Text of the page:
Since he was nineteen years old, Sebastian, a self-exiled Spanish photographer in London, has been descending on time to Morocco, every three years, dragged by a strange ritual of purification and passage that he cannot quite decipher. Now, about to turn forty, he begins his seventh descent. This will be his itinerary: Ceuta-Chauen-Meknes-Fès-Rabat to finish in Marrakech, where he senses that an unexpected event awaits him that will give meaning to his travel cycle and, in particular, to his life.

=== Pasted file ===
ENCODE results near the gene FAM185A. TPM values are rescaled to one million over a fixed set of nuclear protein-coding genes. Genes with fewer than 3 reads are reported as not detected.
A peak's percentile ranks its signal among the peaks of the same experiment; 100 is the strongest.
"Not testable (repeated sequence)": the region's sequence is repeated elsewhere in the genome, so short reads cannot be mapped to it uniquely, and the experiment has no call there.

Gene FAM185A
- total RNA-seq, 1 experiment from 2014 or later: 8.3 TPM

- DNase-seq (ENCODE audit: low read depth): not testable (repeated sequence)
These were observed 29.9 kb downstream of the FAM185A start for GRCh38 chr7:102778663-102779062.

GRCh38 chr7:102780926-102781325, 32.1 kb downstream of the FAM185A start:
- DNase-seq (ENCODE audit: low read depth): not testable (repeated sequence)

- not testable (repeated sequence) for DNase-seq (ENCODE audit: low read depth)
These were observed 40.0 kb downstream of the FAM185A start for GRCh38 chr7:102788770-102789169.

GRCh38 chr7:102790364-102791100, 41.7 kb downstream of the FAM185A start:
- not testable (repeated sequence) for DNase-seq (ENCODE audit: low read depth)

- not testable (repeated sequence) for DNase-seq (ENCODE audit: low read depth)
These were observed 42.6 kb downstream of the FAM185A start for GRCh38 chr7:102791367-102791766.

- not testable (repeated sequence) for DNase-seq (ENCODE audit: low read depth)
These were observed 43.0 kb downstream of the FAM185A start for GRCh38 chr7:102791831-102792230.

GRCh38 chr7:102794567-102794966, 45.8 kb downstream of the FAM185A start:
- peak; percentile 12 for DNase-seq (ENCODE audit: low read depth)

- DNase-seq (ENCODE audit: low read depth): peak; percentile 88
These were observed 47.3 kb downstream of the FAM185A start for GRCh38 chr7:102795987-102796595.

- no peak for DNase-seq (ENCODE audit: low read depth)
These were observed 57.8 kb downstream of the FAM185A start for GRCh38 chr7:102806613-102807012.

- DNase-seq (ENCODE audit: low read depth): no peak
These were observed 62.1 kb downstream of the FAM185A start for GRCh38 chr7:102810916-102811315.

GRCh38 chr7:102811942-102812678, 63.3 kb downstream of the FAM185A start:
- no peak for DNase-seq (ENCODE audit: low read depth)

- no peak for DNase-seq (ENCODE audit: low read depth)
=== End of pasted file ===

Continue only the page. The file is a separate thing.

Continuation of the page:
The play is set in a timeless, deep Morocco, in a strange and fascinating world, as close as it is unknown, populated by real and fantastic characters. The present and the past ―the memory of previous trips to the same places― merge into another reality, visionary and magical.
Beslama, “goodbye” in Arabic, is a rare novel that shares the taste of those nineteenth-century tales of travels to the East ―here, to the Maghreb-al-Aksa, the westernmost East―, so fashionable among European romantics and of so little tradition in Spanish literature. As a novel also “in the road”, the journey becomes a source of existential knowledge.
Cover illustration: Driss (Zagora, 2001), by Pedro Gandía.
Publisher: Huerga & Fierro, Col. Narrativa, 2021, Madrid (Spain)